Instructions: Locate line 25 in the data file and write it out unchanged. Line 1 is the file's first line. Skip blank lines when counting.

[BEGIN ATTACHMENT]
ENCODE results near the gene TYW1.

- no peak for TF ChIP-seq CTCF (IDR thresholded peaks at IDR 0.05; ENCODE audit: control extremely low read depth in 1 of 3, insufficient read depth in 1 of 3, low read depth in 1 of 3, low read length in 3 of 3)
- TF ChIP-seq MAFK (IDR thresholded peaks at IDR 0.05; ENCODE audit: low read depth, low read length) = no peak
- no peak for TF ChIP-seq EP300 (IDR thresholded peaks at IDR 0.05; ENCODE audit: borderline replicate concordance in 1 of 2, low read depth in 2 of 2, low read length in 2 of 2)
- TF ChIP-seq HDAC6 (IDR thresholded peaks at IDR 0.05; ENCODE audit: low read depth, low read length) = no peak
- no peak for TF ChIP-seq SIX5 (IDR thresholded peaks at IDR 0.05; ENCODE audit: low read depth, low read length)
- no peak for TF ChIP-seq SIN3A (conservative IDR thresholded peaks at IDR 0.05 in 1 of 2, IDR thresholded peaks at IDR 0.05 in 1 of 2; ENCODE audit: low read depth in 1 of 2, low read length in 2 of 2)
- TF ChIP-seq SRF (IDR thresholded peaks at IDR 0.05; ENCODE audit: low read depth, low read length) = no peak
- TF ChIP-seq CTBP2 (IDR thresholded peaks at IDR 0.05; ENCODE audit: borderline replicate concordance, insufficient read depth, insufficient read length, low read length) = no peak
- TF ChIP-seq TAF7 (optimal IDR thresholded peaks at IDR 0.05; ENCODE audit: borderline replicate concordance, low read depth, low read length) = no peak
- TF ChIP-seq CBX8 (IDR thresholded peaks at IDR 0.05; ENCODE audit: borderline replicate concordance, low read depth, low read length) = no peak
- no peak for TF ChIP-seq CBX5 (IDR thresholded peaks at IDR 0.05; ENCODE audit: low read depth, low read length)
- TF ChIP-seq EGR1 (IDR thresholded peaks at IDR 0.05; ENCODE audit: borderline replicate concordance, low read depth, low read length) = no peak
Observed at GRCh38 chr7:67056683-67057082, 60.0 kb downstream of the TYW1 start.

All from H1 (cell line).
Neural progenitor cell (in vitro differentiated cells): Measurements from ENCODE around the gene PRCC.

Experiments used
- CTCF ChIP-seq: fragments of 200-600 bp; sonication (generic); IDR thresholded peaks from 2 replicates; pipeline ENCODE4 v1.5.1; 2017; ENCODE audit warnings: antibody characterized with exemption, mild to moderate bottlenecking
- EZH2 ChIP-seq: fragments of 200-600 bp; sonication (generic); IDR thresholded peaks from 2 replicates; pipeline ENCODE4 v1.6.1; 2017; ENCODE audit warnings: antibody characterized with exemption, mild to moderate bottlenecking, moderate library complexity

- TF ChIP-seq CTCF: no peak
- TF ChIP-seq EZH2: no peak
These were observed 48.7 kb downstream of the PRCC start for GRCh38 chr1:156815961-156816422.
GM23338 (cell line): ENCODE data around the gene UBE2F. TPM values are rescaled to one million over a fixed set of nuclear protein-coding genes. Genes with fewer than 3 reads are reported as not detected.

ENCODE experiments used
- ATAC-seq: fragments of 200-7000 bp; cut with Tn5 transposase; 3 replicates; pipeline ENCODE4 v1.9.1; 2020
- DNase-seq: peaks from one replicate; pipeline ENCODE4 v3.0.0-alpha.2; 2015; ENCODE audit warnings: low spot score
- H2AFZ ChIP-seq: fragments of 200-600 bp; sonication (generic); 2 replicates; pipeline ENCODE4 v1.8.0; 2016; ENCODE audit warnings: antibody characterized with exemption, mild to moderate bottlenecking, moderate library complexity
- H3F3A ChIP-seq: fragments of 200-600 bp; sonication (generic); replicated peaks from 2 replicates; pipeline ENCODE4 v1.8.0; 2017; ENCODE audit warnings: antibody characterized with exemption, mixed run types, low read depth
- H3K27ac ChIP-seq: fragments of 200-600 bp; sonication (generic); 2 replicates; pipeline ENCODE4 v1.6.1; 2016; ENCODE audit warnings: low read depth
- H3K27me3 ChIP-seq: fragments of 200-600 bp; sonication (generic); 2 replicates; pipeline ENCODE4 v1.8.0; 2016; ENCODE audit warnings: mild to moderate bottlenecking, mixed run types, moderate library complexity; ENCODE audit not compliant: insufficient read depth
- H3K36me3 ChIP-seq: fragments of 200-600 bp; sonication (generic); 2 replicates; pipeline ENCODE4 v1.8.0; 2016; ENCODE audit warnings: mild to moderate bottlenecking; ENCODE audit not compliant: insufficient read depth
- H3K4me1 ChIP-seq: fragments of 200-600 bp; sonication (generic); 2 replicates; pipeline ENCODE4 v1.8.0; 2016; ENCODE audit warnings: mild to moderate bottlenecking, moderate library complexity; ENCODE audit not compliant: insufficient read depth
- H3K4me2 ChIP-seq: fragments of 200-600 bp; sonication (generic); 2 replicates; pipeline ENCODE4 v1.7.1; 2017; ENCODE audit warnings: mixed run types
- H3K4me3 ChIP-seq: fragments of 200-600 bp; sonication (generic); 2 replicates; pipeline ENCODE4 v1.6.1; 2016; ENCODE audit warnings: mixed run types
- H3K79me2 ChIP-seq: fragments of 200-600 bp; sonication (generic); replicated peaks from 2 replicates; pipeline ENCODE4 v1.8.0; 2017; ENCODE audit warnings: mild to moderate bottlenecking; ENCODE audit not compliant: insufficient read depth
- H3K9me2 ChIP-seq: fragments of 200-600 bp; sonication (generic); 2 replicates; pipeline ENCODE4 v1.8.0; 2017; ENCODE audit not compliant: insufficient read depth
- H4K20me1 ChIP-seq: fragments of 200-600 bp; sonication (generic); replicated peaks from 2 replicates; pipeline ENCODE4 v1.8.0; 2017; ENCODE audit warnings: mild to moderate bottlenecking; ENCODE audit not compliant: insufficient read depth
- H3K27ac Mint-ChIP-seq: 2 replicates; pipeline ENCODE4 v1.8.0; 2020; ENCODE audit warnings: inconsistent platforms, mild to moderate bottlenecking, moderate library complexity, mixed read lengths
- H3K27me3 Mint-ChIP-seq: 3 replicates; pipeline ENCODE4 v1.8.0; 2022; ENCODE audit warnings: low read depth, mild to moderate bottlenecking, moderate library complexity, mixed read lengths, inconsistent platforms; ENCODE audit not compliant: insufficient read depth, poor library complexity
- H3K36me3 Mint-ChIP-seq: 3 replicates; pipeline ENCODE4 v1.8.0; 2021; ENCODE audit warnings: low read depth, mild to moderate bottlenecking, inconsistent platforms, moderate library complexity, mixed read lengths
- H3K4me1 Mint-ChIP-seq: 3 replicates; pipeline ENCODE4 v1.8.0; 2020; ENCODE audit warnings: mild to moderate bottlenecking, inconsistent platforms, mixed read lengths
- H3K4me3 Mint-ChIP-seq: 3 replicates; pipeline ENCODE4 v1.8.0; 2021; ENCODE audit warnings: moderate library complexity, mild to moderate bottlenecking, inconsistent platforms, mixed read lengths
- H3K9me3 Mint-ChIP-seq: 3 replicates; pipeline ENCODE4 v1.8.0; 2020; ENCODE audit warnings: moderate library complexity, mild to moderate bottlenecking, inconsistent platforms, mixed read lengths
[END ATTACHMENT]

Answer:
- ATAC-seq: fragments of 200-7000 bp; cut with Tn5 transposase; 3 replicates; pipeline ENCODE4 v1.9.1; 2020